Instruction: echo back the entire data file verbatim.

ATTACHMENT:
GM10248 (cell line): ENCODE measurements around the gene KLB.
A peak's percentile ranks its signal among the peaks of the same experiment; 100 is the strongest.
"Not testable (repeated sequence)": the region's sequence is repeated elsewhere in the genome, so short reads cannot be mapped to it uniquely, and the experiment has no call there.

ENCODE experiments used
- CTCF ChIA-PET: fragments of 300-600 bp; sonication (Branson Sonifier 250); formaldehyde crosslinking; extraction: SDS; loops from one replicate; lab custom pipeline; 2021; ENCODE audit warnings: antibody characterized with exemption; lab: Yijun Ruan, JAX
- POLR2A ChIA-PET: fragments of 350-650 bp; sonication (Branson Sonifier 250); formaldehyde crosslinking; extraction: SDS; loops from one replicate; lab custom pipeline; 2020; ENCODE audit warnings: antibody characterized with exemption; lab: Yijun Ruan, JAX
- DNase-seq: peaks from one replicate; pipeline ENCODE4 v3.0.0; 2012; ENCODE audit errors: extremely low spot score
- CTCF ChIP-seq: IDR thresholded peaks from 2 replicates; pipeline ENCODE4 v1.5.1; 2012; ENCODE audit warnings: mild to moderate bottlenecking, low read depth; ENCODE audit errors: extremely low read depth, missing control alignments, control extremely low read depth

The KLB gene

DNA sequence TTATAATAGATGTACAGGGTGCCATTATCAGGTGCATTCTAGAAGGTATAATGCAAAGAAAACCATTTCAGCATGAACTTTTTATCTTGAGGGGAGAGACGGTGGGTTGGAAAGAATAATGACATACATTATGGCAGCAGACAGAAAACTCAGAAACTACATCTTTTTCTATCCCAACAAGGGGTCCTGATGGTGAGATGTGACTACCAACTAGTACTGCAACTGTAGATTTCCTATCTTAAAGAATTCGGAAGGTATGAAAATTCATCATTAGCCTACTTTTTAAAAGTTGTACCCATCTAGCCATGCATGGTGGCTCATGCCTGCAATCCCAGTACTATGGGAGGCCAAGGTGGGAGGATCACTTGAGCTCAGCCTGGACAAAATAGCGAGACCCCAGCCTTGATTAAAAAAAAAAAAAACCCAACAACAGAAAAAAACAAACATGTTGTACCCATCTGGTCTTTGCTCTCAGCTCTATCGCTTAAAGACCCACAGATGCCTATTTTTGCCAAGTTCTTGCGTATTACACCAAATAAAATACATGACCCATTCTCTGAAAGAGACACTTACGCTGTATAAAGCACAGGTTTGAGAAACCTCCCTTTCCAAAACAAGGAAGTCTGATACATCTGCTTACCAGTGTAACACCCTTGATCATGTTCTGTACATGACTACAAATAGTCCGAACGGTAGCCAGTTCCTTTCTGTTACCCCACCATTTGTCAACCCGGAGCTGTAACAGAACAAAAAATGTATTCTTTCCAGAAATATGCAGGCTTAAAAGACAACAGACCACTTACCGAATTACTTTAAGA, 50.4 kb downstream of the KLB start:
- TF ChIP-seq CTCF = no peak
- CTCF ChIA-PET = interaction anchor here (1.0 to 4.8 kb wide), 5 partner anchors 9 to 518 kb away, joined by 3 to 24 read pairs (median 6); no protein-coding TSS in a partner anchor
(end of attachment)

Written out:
GM10248 (cell line): ENCODE measurements around the gene KLB.
A peak's percentile ranks its signal among the peaks of the same experiment; 100 is the strongest.
"Not testable (repeated sequence)": the region's sequence is repeated elsewhere in the genome, so short reads cannot be mapped to it uniquely, and the experiment has no call there.

ENCODE experiments used
- CTCF ChIA-PET: fragments of 300-600 bp; sonication (Branson Sonifier 250); formaldehyde crosslinking; extraction: SDS; loops from one replicate; lab custom pipeline; 2021; ENCODE audit warnings: antibody characterized with exemption; lab: Yijun Ruan, JAX
- POLR2A ChIA-PET: fragments of 350-650 bp; sonication (Branson Sonifier 250); formaldehyde crosslinking; extraction: SDS; loops from one replicate; lab custom pipeline; 2020; ENCODE audit warnings: antibody characterized with exemption; lab: Yijun Ruan, JAX
- DNase-seq: peaks from one replicate; pipeline ENCODE4 v3.0.0; 2012; ENCODE audit errors: extremely low spot score
- CTCF ChIP-seq: IDR thresholded peaks from 2 replicates; pipeline ENCODE4 v1.5.1; 2012; ENCODE audit warnings: mild to moderate bottlenecking, low read depth; ENCODE audit errors: extremely low read depth, missing control alignments, control extremely low read depth

The KLB gene

DNA sequence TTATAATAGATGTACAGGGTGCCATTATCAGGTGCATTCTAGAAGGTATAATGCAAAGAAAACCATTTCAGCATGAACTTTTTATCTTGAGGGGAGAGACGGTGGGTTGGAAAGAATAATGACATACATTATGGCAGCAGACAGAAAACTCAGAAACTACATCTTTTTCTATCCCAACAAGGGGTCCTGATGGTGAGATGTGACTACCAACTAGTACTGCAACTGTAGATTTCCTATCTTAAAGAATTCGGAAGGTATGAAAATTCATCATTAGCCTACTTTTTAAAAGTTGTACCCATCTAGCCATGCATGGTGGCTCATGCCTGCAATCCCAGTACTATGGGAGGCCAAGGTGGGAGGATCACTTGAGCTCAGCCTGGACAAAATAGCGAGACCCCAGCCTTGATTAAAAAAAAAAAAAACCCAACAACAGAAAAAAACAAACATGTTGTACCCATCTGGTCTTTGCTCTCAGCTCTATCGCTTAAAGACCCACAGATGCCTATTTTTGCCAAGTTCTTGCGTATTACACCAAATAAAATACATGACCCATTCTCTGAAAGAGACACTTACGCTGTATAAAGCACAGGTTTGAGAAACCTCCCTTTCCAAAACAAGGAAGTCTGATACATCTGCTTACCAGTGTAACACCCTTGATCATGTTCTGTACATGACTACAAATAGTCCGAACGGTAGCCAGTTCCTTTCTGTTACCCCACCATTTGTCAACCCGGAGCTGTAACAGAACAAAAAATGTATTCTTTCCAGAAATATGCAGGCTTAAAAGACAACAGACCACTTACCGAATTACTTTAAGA, 50.4 kb downstream of the KLB start:
- TF ChIP-seq CTCF = no peak
- CTCF ChIA-PET = interaction anchor here (1.0 to 4.8 kb wide), 5 partner anchors 9 to 518 kb away, joined by 3 to 24 read pairs (median 6); no protein-coding TSS in a partner anchor